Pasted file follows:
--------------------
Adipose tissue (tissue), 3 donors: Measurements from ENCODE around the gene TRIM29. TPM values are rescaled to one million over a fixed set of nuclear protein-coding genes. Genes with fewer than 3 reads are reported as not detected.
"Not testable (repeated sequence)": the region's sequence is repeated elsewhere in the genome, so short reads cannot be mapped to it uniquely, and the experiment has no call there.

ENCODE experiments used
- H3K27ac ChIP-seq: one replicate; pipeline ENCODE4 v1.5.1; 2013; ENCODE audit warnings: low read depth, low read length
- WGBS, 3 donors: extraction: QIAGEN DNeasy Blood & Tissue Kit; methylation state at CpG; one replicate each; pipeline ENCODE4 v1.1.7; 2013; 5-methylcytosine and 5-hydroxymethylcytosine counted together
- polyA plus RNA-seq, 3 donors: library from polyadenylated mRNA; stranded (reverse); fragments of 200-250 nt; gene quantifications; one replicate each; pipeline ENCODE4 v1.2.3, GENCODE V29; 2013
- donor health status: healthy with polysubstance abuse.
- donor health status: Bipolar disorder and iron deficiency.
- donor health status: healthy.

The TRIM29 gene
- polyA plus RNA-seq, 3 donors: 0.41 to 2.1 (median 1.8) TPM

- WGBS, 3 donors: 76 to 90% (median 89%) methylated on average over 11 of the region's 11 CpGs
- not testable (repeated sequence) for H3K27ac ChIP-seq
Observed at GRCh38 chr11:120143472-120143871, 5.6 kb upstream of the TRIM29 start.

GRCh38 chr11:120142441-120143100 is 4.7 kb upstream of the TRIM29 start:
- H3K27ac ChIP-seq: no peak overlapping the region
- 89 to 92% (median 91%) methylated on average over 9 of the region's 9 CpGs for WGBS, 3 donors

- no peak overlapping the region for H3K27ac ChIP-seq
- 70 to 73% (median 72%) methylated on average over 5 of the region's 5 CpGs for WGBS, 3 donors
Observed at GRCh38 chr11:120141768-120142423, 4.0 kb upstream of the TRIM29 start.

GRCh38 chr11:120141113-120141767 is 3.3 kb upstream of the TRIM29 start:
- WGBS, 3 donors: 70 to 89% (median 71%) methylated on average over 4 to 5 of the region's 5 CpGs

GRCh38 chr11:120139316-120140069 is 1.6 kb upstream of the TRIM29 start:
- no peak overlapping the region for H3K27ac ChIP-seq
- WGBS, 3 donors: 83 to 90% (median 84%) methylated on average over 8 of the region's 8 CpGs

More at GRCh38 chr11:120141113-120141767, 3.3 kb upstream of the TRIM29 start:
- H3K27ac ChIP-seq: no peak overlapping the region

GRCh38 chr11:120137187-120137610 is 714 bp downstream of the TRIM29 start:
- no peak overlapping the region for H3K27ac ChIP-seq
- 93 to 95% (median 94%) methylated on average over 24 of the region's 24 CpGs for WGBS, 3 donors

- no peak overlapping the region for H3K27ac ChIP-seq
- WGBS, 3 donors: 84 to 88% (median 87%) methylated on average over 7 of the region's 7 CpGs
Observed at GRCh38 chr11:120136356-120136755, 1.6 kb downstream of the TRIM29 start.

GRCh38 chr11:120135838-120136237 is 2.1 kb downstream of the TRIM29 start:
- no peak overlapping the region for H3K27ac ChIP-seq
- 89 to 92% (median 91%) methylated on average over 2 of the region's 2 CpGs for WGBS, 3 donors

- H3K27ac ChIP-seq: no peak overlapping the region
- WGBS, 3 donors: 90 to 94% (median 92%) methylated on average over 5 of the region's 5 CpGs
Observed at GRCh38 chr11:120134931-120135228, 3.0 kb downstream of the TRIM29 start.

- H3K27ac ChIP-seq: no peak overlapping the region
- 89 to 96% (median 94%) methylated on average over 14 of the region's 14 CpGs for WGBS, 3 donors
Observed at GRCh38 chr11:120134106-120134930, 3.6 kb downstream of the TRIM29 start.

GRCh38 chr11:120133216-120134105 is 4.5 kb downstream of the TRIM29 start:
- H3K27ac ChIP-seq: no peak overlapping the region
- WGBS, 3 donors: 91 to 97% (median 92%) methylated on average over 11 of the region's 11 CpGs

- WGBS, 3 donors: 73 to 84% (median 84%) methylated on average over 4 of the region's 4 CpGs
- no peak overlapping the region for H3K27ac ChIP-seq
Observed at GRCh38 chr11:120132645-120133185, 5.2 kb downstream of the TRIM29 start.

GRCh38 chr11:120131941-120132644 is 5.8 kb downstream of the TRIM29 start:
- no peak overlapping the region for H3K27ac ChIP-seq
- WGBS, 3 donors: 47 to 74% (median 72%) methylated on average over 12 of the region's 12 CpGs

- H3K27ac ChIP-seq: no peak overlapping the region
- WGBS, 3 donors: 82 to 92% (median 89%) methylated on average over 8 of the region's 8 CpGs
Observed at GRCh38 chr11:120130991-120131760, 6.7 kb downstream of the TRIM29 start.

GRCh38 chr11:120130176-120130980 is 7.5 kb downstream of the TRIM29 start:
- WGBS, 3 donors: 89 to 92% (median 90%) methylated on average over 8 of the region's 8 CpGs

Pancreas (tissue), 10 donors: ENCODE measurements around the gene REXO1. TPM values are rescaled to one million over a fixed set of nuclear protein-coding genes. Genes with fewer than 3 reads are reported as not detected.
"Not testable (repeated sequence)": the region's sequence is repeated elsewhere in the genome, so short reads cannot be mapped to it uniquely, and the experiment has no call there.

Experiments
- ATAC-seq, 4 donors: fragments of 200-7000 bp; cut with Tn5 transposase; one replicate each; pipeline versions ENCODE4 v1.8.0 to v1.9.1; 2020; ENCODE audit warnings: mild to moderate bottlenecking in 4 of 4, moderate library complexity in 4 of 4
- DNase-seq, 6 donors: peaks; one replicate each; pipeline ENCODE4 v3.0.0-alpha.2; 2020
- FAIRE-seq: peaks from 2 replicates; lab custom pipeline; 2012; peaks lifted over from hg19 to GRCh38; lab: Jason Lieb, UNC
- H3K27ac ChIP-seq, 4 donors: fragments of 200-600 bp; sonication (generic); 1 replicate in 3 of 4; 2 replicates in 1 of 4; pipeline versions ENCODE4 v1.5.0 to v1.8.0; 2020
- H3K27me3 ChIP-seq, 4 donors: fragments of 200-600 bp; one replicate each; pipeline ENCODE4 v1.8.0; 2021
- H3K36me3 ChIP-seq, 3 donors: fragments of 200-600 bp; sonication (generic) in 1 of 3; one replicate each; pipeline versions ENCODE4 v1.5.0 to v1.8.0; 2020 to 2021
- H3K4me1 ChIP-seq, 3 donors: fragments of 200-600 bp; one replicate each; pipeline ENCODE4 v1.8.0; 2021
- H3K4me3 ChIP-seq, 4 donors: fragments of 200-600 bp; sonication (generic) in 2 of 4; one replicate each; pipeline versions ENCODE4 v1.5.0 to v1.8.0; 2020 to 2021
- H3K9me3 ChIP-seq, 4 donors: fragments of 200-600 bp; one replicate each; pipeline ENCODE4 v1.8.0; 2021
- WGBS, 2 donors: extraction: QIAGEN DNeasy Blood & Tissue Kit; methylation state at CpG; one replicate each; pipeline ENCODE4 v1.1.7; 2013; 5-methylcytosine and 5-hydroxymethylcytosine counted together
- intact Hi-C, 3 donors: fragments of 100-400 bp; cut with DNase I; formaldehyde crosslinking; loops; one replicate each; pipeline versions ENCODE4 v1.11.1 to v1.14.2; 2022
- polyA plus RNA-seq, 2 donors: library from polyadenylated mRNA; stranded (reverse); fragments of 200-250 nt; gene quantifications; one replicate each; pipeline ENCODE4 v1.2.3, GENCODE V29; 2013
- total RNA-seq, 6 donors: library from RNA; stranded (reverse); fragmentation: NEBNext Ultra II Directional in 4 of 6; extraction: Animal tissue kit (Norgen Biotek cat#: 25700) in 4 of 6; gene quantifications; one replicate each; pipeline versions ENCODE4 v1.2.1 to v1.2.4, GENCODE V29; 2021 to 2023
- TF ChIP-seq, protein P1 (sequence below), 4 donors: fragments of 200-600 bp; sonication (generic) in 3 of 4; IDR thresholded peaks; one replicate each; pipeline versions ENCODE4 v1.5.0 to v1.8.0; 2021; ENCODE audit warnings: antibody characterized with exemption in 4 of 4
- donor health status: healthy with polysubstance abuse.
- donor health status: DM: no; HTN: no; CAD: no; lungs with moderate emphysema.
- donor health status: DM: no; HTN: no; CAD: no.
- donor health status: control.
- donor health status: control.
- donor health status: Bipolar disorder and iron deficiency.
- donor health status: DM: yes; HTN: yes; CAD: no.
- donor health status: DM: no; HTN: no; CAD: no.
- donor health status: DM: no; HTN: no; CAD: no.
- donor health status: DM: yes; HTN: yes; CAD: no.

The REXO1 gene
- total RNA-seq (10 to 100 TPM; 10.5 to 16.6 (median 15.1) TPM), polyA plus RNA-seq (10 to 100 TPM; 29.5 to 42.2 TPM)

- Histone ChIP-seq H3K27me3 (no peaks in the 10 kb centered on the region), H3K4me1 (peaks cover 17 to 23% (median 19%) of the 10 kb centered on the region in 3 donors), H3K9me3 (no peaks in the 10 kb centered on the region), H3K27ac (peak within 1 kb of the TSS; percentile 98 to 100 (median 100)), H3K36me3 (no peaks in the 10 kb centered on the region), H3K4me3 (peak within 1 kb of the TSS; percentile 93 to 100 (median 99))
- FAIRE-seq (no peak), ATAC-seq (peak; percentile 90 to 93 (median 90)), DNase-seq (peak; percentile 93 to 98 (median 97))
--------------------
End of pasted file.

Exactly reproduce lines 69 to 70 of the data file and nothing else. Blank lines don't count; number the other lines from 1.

- WGBS, 2 donors: extraction: QIAGEN DNeasy Blood & Tissue Kit; methylation state at CpG; one replicate each; pipeline ENCODE4 v1.1.7; 2013; 5-methylcytosine and 5-hydroxymethylcytosine counted together
- intact Hi-C, 3 donors: fragments of 100-400 bp; cut with DNase I; formaldehyde crosslinking; loops; one replicate each; pipeline versions ENCODE4 v1.11.1 to v1.14.2; 2022